Cinque Terre Trails Part 2: Corniglia to Monterosso

I woke up feeling utterly wiped out. My swollen and sore calves felt like they had extra weights attached to them. But when I saw a patch of blue sky, I decided to make my way north from Corniglia, along the trail to the village of Vernazza. The hike along the coastal Cinque Terre “blue” trail is advertised as strenuous and dangerous, as it winds high up along the cliff faces. Any threat of rain will close the trail.

A morning thunderstorm out over the Ligurian Sea, off the Cinque Terre coast.

When the church bells in Corniglia chimed at 9 am, I found myself the only person embarking on the trail, past the still-empty checkpoint where rangers will look at your trail pass and make sure you have decent shoes. There were still puddles from the rain the night before, but the dry earth on the trail drank that water up quickly so I didn’t have to pass too many muddy spots. I had heard that there can be a conga line of people along this trail by midday, so it was sweet to have it all to myself. There was a thunderstorm out over the ocean and I wondered briefly if I was doing something dumb, but the forecast had shown everything shifting southward, so I decided to chance it and make a dash to the next village.

The trail going north from Corniglia wound along terraced olive groves.

While the hike involved some serious climbs, and precipitous drop-offs to the ocean below, it did not feel dangerous. Given the number of people that pass through each day, Cinque Terre National Park has made a great effort to ensure that the trail is in good shape, and any spots with steep drop-offs are protected by fences and chicken wire. In fact, it felt quite tame compared to the hike I did to the south, which involved much more elevation gain.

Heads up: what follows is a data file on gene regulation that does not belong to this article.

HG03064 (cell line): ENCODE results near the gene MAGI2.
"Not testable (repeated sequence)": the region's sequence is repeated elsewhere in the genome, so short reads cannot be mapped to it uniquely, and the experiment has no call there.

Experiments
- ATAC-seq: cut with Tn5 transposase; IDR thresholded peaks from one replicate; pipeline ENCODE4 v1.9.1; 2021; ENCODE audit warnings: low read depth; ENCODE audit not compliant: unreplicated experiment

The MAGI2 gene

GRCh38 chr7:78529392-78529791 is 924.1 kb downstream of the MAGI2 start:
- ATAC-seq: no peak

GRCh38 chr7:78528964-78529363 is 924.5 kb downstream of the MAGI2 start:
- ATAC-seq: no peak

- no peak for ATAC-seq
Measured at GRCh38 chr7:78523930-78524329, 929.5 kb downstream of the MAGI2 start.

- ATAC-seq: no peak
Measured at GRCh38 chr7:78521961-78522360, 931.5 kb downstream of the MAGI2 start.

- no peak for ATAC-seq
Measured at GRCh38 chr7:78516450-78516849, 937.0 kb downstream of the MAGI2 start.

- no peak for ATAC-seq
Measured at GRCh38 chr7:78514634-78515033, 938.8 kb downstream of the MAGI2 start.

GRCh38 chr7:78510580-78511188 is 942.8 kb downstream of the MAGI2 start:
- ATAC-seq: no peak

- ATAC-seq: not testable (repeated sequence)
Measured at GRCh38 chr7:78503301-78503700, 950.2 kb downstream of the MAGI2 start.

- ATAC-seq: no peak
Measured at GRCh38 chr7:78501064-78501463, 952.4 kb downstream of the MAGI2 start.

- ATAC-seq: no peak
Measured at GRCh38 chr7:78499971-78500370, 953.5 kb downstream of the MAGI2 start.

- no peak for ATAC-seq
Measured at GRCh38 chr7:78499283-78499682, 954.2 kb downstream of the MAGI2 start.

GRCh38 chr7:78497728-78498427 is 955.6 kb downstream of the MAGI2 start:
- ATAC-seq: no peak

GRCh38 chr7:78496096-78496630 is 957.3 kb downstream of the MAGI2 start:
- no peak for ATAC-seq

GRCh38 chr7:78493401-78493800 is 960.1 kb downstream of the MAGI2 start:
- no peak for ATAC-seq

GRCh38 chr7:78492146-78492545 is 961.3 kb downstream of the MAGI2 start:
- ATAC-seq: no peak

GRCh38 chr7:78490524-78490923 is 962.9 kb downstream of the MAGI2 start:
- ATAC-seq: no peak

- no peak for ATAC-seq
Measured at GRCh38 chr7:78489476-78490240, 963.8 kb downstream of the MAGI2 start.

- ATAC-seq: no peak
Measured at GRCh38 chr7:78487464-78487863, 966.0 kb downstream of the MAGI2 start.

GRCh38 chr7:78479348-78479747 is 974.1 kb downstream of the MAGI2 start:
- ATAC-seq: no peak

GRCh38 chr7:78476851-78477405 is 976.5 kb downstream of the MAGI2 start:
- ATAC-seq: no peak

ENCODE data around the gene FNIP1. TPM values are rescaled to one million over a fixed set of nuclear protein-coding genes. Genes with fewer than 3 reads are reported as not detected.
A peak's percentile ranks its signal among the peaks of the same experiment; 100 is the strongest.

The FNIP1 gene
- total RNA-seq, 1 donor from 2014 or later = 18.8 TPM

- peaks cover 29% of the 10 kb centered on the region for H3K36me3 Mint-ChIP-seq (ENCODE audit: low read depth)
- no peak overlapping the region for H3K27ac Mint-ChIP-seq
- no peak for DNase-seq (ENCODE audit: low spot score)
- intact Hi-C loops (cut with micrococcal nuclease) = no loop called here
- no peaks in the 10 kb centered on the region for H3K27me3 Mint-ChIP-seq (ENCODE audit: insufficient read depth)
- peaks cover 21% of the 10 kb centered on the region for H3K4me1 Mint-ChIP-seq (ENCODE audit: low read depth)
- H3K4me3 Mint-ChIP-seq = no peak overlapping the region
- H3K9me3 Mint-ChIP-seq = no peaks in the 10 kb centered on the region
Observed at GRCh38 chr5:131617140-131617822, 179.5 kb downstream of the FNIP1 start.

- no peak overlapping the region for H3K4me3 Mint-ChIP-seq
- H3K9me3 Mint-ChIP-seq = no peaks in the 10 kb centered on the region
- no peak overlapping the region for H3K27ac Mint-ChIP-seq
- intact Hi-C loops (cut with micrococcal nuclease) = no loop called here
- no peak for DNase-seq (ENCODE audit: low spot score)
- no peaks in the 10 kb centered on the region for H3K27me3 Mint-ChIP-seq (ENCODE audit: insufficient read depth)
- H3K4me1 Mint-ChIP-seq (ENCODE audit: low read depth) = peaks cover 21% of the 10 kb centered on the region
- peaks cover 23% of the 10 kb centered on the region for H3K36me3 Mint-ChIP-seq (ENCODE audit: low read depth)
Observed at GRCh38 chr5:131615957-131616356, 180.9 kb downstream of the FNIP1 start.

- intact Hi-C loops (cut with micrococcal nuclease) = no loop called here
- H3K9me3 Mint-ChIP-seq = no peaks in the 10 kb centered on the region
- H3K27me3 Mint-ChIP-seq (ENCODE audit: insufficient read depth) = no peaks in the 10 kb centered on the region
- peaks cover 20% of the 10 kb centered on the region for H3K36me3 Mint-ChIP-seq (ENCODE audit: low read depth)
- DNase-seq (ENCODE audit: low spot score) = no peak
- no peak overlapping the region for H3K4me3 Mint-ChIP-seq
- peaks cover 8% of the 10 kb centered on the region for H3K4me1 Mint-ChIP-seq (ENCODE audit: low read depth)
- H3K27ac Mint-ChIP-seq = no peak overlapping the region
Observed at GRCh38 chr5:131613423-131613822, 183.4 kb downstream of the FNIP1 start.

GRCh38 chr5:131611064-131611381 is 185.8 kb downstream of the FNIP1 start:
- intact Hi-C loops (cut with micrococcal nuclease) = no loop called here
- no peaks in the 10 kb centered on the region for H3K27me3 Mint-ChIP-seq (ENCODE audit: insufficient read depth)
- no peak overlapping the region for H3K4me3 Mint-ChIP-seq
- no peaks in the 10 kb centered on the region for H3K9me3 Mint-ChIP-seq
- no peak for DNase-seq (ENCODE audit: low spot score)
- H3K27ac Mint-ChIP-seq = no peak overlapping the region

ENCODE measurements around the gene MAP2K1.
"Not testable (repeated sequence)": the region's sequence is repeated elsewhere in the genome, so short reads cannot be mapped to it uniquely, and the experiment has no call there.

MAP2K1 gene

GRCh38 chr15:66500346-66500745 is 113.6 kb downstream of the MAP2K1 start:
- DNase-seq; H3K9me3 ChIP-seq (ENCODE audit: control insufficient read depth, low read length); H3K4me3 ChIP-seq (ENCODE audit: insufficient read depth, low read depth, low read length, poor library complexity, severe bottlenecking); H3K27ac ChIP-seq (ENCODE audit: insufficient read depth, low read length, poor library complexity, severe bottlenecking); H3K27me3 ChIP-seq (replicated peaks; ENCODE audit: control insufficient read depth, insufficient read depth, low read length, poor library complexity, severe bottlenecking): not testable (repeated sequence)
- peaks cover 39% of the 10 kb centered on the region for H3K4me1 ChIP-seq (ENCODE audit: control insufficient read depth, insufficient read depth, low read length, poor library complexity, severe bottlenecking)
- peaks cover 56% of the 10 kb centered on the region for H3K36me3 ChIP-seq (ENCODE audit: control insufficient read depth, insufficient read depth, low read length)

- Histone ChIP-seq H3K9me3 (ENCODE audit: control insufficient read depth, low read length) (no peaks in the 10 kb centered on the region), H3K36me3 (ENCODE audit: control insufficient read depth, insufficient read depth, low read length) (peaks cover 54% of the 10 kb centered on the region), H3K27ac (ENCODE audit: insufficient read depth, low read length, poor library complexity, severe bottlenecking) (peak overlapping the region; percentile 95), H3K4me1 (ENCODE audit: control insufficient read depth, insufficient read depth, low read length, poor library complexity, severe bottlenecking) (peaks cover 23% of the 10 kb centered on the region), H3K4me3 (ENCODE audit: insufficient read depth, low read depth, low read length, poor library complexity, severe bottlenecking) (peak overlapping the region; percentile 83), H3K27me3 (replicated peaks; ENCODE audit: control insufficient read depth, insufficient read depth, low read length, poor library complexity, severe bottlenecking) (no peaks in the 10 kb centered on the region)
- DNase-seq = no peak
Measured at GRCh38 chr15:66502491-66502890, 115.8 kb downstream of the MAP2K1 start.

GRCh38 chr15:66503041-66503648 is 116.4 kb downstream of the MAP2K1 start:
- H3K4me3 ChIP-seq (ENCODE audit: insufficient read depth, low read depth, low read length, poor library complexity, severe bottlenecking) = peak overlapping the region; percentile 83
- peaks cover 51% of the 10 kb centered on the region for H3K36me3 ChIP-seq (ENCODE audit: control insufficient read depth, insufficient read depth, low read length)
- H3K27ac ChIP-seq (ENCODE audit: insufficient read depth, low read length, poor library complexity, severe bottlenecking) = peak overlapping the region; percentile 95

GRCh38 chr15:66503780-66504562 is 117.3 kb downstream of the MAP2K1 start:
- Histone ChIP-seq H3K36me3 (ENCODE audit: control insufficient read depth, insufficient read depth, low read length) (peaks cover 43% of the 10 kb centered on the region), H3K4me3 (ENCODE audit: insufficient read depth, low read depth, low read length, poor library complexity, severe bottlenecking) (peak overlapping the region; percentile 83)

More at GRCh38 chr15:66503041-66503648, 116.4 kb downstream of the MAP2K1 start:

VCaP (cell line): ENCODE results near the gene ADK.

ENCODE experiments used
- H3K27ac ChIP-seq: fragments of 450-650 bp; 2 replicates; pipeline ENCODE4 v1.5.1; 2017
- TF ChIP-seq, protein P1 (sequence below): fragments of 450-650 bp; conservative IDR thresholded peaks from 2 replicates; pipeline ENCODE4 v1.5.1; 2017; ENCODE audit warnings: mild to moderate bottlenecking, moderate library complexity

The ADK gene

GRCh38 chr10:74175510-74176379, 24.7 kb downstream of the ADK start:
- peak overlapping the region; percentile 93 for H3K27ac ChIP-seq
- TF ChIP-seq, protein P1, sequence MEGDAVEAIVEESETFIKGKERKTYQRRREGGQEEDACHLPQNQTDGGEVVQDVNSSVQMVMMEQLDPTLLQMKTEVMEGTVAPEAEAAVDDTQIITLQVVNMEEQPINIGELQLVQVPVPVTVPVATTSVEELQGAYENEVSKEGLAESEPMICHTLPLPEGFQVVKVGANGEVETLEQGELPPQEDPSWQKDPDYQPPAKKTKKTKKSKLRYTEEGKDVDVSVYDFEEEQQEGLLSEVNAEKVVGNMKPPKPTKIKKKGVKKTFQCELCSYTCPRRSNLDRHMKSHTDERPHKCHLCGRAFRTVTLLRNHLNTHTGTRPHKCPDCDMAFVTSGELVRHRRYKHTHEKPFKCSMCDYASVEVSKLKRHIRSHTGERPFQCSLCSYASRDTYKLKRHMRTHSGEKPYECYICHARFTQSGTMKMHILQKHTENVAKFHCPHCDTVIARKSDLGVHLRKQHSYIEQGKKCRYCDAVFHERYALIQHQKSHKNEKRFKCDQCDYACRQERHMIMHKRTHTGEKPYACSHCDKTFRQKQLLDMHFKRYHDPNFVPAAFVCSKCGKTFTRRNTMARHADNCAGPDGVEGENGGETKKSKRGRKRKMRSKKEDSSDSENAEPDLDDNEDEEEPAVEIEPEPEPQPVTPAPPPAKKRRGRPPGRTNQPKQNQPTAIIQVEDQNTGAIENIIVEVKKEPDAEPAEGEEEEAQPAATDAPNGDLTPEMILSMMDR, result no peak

At 9:30am, the trails along the coastline are still very quiet. As you can see, it’s fairly well maintained, and no worries about unprotected drop-offs.

The hikes between the Cinque Terre villages are touted as some of the best in the world. As someone who has hiked in some rather spectacular places – Norwegian fjords, the backside of Yosemite’s Half Dome, the heart of the rainforest in Monteverde, Cajas Park along the Andean continental divide – I would agree that this hike is up there with the best, especially when you have the trail mostly to yourself. As the morning went on, I encountered more people, but not until I got closer to Vernazza, about two miles away.

The trail was enchanting, winding along the steep hill slope, past more terraced vineyards and olive groves perched above cerulean waters that sparkled when the sun would peek out from the clouds. Occasionally I passed a farmhouse, or an abandoned stone hut, and I felt like I had stepped back in time. Or into a fairy tale.

Sometimes I come across places that look like magic portals and I wish I could just step inside and see where they take me.

The first sign that I was coming into Vernazza was a restaurant built into the hillside along the trail, then a glimpse of the remnants of a castle on a promontory jutting out over the sea. The town, from above, looked like a large Easter basket full of pastel-colored eggs that wrap around a small harbor with gray walls. The stone tower is part of the remains of Castello Doria, built initially in the 11th century as a lookout to protect the village from pirates. Apparently, it was also used by Germans as an anti-aircraft station in WWII. The tower remnants and the winding steps that lead you through the maze of narrow streets give the town a medieval feel. The Church of Santa Margherita d’Antiochia (also over 1000 years old) hovers next to the harbor, and tourists sit with beer and wine under a field of umbrellas that pop up like wildflowers along the promenade.